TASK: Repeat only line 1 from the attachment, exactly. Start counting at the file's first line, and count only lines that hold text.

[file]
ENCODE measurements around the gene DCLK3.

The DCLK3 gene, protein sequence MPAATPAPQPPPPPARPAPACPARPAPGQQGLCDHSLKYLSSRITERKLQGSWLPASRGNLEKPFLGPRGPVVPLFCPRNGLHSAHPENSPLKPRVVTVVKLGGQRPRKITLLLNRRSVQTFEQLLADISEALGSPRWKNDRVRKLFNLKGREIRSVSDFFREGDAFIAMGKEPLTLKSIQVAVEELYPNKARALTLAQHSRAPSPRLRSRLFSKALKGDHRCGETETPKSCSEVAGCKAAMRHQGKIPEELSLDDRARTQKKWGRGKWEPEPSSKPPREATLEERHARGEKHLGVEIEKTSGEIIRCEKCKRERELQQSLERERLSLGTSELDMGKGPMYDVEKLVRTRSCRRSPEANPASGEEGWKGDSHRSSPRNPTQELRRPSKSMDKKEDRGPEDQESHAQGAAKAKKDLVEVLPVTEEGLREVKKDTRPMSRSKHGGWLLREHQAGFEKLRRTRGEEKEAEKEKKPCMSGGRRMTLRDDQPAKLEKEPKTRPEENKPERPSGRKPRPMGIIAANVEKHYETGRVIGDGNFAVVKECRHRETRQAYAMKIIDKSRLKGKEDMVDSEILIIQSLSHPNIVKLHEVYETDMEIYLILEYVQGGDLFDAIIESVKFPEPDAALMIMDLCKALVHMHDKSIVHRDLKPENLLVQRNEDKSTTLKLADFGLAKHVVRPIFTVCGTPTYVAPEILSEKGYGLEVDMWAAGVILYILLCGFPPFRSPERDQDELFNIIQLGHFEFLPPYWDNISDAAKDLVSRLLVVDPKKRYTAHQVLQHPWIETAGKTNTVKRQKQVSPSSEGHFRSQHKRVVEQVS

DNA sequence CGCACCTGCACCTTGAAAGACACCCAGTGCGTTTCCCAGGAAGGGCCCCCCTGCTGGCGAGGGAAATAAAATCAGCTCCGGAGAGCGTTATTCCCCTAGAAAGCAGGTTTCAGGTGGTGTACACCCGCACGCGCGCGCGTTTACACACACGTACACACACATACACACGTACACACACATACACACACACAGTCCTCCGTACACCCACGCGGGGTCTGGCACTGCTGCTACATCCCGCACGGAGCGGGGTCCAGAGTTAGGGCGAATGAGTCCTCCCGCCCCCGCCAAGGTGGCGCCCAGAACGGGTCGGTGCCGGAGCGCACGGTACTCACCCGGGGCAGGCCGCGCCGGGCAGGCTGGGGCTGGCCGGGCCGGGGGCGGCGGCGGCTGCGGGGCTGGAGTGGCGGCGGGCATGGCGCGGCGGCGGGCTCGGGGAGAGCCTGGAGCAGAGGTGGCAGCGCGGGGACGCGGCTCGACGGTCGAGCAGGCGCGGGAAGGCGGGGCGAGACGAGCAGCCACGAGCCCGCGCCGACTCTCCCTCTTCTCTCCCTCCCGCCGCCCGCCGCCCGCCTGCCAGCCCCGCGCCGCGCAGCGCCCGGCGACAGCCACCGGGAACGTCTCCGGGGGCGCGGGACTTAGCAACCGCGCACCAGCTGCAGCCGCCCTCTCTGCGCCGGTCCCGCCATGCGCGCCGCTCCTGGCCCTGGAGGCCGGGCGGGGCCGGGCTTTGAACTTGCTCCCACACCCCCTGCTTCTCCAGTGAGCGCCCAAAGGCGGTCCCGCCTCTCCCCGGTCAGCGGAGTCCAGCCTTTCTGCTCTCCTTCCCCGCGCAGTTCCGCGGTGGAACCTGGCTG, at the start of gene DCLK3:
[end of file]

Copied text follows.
ENCODE measurements around the gene DCLK3.